Black women’s hairdos have constantly created an impression — purposefully or accidentally. Furthermore, it’s anything but difficult to make sense of why, on the off chance that you consider that simply existing as a black individual in America has truly conveyed its own arrangement of political and social ramifications. Hair is a significant piece of black culture, and in the course of recent years, we’ve seen such a large number of changes, not just in the haircuts (which happens in any case over the long haul) yet in addition, the conception towards black hair. Black women have gone from straightening their strands so as to fit in with Eurocentric benchmarks of beauty, to shaking full-on Afros to challenge most society’s negative emotions and prejudices about natural hair.
However, even fashion styles are always changing as time went by, one thing always stayed consistent: that cool factor. Regardless of whether they were shaking short, cropped finger waves slicked down with pomade, or setting out their baby hairs in exquisite designs, black women have been putting themselves on fashionable styles and making new trendy patterns. Patterns that just so happen to inspire individuals from various backgrounds.
Be that as it may, black women’s regularly changing haircuts speak to far beyond hair fashion. They have and keep on speaking to the social and political atmosphere in our general public, this is a sign of how far we’ve come and how much further we have to go with a specific end goal to achieve true equality. There is no doubt that this is the capability and mission of black hair.
Here, let’s take a flashback to a couple of prominent haircuts that slanted for black women throughout the most recent century. They not just demonstrate the adaptability and versatility of black hair, moreover, regardless of the different styles, black hair has always been gorgeous.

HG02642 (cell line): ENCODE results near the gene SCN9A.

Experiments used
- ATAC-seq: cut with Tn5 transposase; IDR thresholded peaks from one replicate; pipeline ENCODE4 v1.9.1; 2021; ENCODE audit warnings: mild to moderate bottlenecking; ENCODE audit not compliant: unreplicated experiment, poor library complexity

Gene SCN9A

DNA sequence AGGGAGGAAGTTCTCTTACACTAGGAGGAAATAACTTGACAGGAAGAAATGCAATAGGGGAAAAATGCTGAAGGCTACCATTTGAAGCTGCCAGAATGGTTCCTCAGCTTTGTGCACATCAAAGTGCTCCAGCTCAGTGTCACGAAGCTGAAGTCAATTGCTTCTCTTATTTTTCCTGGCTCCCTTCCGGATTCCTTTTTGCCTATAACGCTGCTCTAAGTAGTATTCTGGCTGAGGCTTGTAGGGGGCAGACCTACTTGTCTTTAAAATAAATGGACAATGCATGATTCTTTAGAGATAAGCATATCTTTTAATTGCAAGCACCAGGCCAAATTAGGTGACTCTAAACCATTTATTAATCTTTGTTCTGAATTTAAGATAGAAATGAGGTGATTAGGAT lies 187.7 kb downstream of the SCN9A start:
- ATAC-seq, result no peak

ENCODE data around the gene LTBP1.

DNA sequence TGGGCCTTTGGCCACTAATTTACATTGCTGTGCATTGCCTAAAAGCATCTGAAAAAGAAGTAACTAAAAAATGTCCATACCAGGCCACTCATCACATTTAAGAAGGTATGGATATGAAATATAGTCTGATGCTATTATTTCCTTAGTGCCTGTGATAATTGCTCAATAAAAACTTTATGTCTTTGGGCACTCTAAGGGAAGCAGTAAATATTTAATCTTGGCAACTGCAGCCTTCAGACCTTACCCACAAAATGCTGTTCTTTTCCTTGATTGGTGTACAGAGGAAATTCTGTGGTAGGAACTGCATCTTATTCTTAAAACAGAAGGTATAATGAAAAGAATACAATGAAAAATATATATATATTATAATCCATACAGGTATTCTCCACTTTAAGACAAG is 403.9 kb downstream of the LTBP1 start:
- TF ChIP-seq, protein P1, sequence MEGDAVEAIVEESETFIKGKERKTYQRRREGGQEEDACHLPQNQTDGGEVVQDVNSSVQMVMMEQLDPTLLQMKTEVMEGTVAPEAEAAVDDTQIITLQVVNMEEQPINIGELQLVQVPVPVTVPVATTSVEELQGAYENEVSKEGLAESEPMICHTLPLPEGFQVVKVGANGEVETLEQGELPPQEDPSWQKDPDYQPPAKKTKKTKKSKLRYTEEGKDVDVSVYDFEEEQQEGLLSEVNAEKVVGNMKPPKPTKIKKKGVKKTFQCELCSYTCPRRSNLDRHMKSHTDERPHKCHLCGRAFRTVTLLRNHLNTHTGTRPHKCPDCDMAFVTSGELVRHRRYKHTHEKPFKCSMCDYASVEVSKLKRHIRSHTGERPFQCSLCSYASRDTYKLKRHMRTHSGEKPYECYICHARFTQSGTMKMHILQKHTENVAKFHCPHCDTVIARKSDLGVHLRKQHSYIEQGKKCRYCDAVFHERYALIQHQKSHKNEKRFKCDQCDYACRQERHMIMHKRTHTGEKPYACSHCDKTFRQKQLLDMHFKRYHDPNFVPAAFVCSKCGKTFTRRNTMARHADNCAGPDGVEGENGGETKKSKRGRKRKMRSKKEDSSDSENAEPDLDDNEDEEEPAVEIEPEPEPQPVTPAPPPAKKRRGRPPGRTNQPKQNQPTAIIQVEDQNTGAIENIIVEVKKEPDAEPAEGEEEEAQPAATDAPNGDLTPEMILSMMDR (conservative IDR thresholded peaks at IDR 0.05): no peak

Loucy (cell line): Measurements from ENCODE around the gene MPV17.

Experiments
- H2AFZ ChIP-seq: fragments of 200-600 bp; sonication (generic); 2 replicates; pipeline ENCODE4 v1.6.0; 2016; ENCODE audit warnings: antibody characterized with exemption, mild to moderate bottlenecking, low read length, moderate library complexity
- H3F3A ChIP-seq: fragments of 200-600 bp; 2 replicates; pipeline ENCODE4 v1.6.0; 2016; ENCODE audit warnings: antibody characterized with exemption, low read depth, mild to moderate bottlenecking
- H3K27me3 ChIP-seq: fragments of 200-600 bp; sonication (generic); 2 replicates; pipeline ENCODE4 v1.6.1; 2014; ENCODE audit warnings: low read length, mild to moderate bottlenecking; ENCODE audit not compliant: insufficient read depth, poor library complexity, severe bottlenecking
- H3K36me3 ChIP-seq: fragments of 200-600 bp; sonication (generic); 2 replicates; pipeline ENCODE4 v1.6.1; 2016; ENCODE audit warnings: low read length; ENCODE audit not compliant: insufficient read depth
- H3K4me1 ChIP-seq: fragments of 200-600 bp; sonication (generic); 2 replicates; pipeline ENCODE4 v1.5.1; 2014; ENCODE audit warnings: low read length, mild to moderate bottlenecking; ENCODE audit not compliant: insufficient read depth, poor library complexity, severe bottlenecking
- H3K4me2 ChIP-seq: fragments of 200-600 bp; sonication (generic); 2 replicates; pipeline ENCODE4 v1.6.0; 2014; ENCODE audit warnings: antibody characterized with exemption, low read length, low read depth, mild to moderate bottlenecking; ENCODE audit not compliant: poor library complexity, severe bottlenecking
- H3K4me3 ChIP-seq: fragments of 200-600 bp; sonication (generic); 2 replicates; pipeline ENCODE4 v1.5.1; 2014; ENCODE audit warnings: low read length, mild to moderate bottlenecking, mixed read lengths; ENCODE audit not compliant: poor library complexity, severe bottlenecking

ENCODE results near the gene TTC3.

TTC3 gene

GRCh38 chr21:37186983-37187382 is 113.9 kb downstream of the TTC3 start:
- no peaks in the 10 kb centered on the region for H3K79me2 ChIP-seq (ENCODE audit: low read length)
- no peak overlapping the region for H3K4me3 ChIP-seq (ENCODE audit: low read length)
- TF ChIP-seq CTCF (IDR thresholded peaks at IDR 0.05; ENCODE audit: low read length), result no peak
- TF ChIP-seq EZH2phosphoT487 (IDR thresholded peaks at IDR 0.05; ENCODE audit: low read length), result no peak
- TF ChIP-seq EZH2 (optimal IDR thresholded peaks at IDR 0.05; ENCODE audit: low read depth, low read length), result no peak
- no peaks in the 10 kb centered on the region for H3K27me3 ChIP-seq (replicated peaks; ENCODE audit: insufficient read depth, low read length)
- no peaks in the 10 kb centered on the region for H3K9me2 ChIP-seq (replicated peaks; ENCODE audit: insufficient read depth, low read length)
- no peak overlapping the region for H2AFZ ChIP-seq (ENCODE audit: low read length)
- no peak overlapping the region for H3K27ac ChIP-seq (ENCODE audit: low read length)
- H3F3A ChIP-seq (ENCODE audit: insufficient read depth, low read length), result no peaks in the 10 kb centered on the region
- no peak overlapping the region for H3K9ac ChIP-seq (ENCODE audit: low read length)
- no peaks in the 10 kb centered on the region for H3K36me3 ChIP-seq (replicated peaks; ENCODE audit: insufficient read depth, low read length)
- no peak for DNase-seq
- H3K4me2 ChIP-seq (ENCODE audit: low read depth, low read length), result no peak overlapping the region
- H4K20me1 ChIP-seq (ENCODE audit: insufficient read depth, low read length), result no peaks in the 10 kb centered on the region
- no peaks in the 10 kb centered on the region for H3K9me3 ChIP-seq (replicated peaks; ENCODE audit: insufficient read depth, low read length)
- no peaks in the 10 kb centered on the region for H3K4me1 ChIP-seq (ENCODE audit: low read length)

Short, flapper-esque haircuts, Marcel waves, finger waves, and wigs were popular.
Straightening, short hair with curls, waves, or finger waves lived on. Switches(hairpieces) and wigs were also used to mimic straight styles.
Hair was kept short and straight, with added curls. The croquignole curl was particularly hip. Women also wore pageboys and wavy hair.
Black nationalism slowly started to bubble back up, and straightening black hair was a topic for debate.
Straightened, mainstream styles remain popular due to society’s eurocentric beauty ideals.
Natural hair became politicized during the civil rights movement as a rejection of Eurocentric beauty standards.
The Afros of activists like the Black Panthers became an inspiring symbol of rebellion.
People were still straightening their hair, though.
Afros started to become more of a fashion choice.
Black celebrities like Diana Ross and Pam Grier rocked Afros in style.
In 1973, Cicely Tyson appeared on the cover of Jet magazine with a stunning, traditionally African hairstyle.
The Afro became less ubiquitous, but curls were still in.
People gravitated toward looser-textured curls or Jheri curls.
Asymmetric haircuts, like those seen on Salt-N-Pega, were also hot in the streets.
Straight hair was still popular, but black women were also wearing braids, styling their baby hairs with gel or pomade.
Box braids worn by Janet Jackson in Poetic Justice remain an iconic’90s look.
The rise of online communities and YouTube facilitated a natural hair “revolution”. Straight styles were still fashionable, but more black women looked for ways to style their natural kinks.
Cornrows, sometimes braided in intricate patterns as seen on celebrities like Alicia Keys, were popular.
Demand for relaxers continues to drop and natural hairstyles have become more popular than ever……glamorized by YouTube hair gurus and celebrities alike.
Braids, twist-outs, Bantu knots, locs, and curly Afros are just a few of the many styles black women play with these days.